It seemed like it was all over. 
A month and a half later, I met with Principal Wang in Beijing. We had left on very bad terms, as I had made angry accusations to him. During this time I’d calmed down considerably. I had mistreated a lot of people at the school, but I mistreated Principal Wang the most—he’d trusted and supported me, but I had built the programme too fast, ignored criticisms, stubbornly stuck to my ideals, and had become self-righteous. I had complained that the students were spoiled brats, but really it was I who was the most spoiled brat of them all: for me, it was all about empire and ego, and nothing about education and reform.

Principal Wang’s response was that reform was a hard, painful, and violent process. When he eliminated the head teacher system, parents and teachers cursed and threatened him at public meetings. Teachers, parents, and students organized against him, but he held firm, and Shenzhen Middle School today is the centre for education reform. 

I was then updated me on the Special Curriculum: leaderless and directionless, there was political infighting among the staff, and the students played video games and left garbage everywhere. Once the envy of the school it was now the laughing stock. 

So I returned to Shenzhen Middle School. I was scared and more afraid of my ego than the students. I first had a meeting with the Special Curriculum students, apologized to them for all the drama and trauma I put them through, and promised to put things right so that they could receive a good education. I wrote public letters of apology to the whole school in the daily newspaper, went to apologize to the senior three students, and took out to lunch the student I had threatened in the coffeehouse. I conceded I had been a tyrant, and so I broke up my empire: I made the Special Curriculum activities independent, turned the English library and cafeteria over to school management, and just focused on building the English curriculum. Believing that I had sincerely changed for the better, the school’s teachers and students voiced their support for me as I sought to make the Special Curriculum work.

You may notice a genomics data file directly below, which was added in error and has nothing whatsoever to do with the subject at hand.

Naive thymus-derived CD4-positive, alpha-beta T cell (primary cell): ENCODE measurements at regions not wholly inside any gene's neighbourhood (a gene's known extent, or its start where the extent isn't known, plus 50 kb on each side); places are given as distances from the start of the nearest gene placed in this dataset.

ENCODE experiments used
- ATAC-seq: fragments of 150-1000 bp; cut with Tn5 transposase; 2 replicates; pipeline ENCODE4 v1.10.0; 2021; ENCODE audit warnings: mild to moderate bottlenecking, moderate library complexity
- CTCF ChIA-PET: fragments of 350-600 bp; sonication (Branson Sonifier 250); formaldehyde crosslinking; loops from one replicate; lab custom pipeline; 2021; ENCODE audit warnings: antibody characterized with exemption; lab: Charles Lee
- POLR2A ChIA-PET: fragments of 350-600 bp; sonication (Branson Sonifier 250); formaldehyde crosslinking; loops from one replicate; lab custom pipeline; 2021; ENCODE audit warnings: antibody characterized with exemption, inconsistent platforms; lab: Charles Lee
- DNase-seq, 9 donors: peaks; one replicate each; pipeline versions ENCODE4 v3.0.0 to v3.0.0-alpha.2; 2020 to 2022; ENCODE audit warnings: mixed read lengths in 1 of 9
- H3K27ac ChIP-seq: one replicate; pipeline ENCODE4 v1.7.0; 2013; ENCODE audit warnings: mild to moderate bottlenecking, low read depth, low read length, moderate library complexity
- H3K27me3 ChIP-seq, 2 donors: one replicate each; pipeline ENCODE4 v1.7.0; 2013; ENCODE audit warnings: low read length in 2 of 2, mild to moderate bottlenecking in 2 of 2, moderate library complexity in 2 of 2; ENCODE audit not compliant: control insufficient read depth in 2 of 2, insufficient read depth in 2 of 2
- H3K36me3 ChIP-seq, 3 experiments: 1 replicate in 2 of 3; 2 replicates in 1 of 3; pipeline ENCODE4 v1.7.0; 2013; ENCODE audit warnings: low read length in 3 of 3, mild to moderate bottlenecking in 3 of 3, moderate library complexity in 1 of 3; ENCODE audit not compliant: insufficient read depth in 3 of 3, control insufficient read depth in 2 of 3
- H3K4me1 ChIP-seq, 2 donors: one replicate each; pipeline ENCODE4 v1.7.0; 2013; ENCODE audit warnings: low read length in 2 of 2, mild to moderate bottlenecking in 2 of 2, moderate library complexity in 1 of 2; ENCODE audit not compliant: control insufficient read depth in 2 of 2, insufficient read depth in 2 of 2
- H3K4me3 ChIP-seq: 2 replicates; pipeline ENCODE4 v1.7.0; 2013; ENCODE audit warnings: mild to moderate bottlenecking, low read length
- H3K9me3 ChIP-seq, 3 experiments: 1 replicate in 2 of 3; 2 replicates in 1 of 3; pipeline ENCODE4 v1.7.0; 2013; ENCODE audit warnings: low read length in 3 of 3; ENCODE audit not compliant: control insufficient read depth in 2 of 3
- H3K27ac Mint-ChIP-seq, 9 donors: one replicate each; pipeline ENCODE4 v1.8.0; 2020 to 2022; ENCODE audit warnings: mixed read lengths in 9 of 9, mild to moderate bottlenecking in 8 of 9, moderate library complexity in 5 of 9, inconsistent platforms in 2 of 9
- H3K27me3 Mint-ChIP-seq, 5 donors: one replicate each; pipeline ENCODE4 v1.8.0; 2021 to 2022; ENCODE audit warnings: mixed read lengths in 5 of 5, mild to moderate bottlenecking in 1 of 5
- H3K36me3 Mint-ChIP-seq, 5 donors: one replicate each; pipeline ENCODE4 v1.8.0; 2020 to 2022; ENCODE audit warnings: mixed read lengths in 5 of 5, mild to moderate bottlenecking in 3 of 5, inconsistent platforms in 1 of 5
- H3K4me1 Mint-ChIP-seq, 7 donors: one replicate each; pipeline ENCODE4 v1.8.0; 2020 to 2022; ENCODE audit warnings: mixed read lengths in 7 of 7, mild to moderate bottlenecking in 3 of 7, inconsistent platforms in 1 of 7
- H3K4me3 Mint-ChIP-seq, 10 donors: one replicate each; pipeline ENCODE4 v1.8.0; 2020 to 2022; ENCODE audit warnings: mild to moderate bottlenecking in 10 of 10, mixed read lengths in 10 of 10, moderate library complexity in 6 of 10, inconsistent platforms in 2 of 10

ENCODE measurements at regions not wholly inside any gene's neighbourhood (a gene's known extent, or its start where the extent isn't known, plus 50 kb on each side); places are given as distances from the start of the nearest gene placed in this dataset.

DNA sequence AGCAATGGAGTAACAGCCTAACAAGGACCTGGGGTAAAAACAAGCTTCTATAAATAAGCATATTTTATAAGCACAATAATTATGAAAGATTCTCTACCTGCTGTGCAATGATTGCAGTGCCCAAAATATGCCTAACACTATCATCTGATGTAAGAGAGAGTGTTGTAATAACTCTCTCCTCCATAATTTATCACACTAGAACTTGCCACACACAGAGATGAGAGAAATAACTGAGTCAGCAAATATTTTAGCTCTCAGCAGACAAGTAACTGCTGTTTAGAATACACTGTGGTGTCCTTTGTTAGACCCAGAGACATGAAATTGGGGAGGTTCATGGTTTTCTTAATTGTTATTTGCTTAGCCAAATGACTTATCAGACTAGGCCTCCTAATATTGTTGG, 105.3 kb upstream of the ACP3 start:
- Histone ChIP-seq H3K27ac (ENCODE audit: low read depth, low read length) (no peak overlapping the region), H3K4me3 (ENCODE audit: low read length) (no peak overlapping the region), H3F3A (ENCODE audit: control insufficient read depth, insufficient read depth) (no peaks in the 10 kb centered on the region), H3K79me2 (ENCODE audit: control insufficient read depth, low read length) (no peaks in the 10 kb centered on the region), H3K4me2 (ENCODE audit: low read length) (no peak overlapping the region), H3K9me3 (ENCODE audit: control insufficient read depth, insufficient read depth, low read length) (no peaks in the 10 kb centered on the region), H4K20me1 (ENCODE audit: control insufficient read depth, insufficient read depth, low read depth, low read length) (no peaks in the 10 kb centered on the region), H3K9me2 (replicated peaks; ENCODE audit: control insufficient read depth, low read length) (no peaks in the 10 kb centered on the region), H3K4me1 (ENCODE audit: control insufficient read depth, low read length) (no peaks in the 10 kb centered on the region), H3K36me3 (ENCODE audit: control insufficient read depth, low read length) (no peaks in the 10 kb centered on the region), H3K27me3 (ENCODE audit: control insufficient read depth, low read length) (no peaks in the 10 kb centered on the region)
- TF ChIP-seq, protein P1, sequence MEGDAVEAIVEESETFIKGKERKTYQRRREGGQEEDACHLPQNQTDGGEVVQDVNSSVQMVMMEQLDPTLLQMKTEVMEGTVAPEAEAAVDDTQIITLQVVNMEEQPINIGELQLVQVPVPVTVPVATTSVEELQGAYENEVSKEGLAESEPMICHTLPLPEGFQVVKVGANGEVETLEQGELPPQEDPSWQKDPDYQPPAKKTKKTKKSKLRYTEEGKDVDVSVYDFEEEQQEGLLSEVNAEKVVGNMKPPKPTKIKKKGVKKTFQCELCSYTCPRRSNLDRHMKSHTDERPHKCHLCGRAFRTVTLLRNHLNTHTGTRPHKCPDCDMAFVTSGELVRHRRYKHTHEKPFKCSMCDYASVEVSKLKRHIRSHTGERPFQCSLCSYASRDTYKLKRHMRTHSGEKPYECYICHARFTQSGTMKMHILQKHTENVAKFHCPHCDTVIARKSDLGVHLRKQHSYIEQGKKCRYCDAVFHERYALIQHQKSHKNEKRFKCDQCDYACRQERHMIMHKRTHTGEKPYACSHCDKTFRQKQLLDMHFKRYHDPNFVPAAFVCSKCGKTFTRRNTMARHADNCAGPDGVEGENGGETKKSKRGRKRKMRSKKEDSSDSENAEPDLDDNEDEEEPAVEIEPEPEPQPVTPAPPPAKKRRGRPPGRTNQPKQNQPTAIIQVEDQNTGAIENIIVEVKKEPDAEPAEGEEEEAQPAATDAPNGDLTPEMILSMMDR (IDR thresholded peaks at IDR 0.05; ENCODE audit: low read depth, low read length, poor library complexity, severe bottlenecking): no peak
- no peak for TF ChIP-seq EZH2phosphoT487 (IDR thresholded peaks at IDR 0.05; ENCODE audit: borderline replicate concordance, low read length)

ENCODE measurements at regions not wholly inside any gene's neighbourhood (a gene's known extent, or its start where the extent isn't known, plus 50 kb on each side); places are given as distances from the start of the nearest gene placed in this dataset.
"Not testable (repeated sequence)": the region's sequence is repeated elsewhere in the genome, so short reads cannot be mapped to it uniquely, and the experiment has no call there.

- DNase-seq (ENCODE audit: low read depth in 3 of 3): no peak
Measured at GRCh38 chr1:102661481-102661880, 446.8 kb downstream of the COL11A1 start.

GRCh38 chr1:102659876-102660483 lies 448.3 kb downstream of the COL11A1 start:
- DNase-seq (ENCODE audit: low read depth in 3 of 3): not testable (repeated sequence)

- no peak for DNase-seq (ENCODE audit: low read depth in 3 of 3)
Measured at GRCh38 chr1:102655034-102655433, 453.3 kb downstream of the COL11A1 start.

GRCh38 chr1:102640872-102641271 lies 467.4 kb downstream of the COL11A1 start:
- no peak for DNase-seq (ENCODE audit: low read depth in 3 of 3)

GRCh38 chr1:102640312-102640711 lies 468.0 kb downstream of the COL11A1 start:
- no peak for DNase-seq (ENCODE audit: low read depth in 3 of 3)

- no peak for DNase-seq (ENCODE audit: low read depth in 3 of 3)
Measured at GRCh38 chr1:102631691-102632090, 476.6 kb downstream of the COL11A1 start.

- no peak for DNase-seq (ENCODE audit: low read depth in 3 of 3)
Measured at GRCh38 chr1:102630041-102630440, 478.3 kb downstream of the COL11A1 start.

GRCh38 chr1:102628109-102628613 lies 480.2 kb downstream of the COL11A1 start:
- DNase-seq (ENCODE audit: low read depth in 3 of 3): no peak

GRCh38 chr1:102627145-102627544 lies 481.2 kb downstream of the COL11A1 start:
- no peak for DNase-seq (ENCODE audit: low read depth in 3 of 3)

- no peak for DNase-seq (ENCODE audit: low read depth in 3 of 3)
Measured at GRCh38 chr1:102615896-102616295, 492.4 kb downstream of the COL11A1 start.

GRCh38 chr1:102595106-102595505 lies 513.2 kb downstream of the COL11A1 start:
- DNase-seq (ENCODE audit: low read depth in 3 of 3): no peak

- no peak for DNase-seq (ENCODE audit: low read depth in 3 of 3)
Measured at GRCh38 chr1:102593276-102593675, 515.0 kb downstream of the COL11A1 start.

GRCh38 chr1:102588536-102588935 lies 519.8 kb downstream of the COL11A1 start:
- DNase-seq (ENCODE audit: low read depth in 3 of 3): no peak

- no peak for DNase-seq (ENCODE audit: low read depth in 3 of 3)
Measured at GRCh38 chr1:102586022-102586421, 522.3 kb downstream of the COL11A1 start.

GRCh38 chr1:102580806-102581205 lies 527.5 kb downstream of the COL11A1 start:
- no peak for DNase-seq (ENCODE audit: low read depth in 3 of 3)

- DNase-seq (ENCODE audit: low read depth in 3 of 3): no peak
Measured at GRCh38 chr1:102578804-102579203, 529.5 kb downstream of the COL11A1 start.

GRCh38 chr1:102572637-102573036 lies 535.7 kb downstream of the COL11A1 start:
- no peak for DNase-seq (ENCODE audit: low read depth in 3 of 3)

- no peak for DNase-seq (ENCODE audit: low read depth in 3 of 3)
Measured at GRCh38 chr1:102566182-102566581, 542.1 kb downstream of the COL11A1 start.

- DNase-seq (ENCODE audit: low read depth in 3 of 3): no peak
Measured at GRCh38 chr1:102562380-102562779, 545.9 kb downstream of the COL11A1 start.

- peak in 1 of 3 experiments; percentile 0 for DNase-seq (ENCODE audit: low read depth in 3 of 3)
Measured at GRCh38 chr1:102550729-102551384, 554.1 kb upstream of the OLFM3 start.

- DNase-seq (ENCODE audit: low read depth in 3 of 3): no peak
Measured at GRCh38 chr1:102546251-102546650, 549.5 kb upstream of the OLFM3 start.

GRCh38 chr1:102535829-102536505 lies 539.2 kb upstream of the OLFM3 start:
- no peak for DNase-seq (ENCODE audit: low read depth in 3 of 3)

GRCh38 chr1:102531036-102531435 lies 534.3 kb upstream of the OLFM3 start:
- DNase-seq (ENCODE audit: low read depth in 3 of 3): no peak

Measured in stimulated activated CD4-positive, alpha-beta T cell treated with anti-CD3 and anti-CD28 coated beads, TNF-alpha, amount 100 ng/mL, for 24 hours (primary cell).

My American faculty and I experimented with different ways of teaching English until we felt we had the right model for our students. We had four classes of ten students, divided according to ability. We gave them two hours of English everyday: one hour for speaking and listening, and another for reading and writing. In oral English class we focused on building the students’ confidence at speaking: they played games, gave presentations, and did group activities. In reading English we focused on analyzing the arguments and methodology, syntax and diction of essays. Through constant experimentation and the hard work of the faculty the English curriculum became a success, and the students saw rapid improvement in their English ability.

When I returned, my Chinese staff told me that working for me was like living in a soap opera, and by February this year I could joke to them that now that everything was working out, life was boring. We all laughed, so confident and certain that the second semester would pass by calmly and quietly. A week later, the city of Shenzhen replaced Principal Wang Zheng with a new administrator, who decided his first priority was to get rid of me. 

In my last entry on my attempts at reform, I’ll write about the final days of the Special Curriculum.